Peter Rojas at Gdgt thinks so. He argues that the market is now made up of two dominant forces, iOS and Android. This will either be the breakout year for Windows Phone, or it will be the year people talk about putting it out to pasture if sales don't pick up. I think the former is more likely, now that Nokia is launching devices and putting a lot of funding into marketing. A LOT of funding.
Can RIM do the same thing though with BlackBerry 10? There have been two major platform launches in the last three years, webOS and Windows Phone. The former is now dead. HP purchased Palm and webOS in 2010 and, just over a year later, killed off all devices and open-sourced the platform. The potential return wasn't worth the billions HP would have had to spend to make the platform a contender.
It wasn't that webOS wasn't a good platform, it simply didn't have the ecosystem necessary to compete with iOS and Android. Windows Phone has been fighting the same battle since launching in fall 2010--and making little headway. The Nokia partnership, though, appears to be bearing fruit, and the OS has a real chance to become the third major platform.
RIM simply doesn't have the resources to make that happen. BlackBerry 10 won't be a platform substantially better than the competition. The company does make a great keyboard, but not everyone wants a keyboard. Those who do are unlikely to switch from their current smartphone just for that, especially if it means losing most of their apps. The current trend is as more people use smartphones, the worse the problem becomes for RIM.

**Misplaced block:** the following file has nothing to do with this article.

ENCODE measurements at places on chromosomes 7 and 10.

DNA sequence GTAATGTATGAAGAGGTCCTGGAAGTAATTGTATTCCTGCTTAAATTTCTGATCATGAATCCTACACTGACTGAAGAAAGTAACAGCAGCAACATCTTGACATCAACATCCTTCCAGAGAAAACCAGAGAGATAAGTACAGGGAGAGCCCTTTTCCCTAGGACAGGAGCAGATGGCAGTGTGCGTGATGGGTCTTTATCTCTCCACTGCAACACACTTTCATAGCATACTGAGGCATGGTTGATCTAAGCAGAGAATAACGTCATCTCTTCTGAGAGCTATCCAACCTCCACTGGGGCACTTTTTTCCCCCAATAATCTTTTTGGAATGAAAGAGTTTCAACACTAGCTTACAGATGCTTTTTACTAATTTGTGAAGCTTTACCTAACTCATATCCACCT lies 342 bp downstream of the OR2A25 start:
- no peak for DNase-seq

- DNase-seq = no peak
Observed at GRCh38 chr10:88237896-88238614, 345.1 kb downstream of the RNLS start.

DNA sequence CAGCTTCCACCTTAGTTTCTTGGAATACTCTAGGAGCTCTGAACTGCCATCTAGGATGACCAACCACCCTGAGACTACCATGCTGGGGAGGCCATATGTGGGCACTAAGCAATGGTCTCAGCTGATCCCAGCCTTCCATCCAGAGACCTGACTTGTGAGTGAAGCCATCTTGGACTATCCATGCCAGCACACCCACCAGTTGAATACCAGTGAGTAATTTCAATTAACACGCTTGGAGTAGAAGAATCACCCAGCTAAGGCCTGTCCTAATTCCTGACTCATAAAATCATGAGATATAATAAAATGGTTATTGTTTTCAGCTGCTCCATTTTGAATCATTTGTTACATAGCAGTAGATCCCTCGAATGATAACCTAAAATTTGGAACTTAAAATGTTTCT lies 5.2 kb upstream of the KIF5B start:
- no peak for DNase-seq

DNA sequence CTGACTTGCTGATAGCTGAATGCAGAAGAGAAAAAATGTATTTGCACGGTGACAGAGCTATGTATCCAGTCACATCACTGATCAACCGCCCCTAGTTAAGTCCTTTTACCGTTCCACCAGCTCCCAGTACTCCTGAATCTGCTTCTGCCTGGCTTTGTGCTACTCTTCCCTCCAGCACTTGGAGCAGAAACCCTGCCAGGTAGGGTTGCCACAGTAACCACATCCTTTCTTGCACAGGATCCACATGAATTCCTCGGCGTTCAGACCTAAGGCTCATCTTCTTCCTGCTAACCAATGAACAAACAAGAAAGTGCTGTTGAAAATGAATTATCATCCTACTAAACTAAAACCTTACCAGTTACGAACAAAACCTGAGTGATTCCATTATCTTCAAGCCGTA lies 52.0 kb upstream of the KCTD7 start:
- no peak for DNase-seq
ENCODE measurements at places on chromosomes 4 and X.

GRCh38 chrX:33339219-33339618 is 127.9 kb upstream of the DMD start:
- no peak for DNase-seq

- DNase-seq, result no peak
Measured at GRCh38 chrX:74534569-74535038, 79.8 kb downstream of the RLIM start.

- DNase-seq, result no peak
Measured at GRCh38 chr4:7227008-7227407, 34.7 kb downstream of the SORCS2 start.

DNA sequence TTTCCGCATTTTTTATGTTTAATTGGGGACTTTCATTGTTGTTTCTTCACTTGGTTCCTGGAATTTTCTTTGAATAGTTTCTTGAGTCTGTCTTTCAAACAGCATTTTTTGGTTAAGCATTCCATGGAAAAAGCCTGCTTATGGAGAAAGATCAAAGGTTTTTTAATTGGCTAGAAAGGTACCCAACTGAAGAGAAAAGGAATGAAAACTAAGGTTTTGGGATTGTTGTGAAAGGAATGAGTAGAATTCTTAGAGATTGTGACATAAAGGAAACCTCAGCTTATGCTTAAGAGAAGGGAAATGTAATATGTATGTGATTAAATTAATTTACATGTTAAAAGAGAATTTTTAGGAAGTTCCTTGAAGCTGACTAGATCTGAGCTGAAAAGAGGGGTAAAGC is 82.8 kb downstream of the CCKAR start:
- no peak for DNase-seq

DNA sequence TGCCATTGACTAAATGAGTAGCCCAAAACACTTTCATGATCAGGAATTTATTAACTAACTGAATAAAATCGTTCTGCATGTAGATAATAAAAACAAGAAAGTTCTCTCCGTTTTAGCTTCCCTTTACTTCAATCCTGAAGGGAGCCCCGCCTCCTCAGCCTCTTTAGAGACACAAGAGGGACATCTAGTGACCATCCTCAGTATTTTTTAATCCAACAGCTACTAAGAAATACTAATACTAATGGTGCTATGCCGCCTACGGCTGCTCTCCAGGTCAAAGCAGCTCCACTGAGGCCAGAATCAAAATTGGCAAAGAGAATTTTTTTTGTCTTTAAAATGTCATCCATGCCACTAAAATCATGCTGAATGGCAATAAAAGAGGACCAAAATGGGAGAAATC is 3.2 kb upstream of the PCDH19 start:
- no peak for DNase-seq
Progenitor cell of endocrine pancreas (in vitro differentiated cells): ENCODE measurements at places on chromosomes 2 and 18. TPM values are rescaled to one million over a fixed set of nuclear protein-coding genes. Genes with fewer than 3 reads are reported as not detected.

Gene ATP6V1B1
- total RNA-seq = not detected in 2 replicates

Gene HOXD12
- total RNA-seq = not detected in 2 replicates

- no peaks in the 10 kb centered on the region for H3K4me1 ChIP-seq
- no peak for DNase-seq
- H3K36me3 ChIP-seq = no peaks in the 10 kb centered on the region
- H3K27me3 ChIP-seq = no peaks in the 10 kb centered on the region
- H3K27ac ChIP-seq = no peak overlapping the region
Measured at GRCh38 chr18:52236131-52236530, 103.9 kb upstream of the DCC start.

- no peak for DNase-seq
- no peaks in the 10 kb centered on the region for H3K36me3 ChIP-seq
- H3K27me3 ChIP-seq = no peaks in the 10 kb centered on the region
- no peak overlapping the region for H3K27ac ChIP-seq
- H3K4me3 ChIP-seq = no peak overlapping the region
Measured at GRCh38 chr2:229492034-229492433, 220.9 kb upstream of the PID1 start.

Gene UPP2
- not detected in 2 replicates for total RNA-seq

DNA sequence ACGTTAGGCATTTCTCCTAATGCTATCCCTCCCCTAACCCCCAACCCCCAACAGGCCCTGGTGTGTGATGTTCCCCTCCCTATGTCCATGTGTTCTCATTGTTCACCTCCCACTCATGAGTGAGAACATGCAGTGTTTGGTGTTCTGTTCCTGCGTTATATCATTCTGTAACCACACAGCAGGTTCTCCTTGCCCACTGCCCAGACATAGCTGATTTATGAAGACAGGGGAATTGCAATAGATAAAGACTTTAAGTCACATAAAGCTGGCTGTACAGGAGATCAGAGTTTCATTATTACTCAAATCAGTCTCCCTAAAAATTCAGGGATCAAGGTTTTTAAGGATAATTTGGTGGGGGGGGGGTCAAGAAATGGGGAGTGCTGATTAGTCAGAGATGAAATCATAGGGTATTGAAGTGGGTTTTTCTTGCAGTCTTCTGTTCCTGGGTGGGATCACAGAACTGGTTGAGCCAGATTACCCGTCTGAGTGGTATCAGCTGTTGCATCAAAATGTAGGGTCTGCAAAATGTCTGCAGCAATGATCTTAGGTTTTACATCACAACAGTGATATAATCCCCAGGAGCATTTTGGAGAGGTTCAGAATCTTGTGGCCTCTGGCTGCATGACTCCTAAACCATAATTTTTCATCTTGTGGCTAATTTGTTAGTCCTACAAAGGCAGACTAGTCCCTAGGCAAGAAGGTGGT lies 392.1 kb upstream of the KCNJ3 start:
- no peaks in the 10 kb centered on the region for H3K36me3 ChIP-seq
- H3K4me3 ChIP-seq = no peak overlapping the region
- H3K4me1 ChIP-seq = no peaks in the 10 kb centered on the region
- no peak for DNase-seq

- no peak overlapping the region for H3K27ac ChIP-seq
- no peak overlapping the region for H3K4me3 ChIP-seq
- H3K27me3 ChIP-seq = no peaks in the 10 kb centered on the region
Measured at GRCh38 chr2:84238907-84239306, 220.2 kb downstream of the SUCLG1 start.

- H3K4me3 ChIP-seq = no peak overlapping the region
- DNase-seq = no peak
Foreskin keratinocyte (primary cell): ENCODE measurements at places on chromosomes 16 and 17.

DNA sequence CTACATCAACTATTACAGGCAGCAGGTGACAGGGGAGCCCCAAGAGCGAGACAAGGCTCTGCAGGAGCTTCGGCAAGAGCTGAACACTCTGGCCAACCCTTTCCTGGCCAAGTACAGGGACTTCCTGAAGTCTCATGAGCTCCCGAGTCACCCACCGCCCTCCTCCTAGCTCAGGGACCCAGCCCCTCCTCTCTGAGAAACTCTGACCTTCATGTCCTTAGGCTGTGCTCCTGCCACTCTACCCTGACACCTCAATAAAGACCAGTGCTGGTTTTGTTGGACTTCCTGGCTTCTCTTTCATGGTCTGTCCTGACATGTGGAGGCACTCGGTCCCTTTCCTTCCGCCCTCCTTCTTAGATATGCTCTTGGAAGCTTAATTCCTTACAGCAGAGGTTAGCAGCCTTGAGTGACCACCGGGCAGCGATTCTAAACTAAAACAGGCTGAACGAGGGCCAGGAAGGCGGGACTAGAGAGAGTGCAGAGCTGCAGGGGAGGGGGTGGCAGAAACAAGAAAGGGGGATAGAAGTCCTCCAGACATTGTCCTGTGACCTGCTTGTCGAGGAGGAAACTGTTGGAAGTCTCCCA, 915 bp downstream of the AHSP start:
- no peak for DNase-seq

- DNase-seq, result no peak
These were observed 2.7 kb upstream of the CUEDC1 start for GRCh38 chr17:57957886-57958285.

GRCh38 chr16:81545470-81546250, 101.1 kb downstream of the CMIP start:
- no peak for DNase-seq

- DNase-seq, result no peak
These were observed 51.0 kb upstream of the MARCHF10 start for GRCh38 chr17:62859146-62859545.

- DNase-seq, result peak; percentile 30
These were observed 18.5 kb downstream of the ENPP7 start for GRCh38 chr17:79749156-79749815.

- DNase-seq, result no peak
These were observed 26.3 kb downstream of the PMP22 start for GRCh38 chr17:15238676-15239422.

The reality is though, RIM won't change course. The company has an arrogance about it, at least with the current co-CEOs in place. Five years ago, that confidence was well justified. It had the best overall email solution for companies, one that was so popular it won over a lot of consumers as well. Today things are different. Everyone supports Exchange ActiveSync for push email, which is a secure solution and requires no extra hardware or software in the IT department. IT departments today not only welcome, but often recommend the iPhone or an Android device. Consumers moved to modern touchscreen devices years ago.
Watching RIM is eerily similar to watching Palm over the last decade. Both created a market and then dominated in it, both continued to ship an aging platform way past its prime, and both took too long to come out with a replacement. All that is left to finish the tale is for RIM to be acquired, then abandoned.
That is more likely to occur than you might think if RIM forges ahead with its current plans.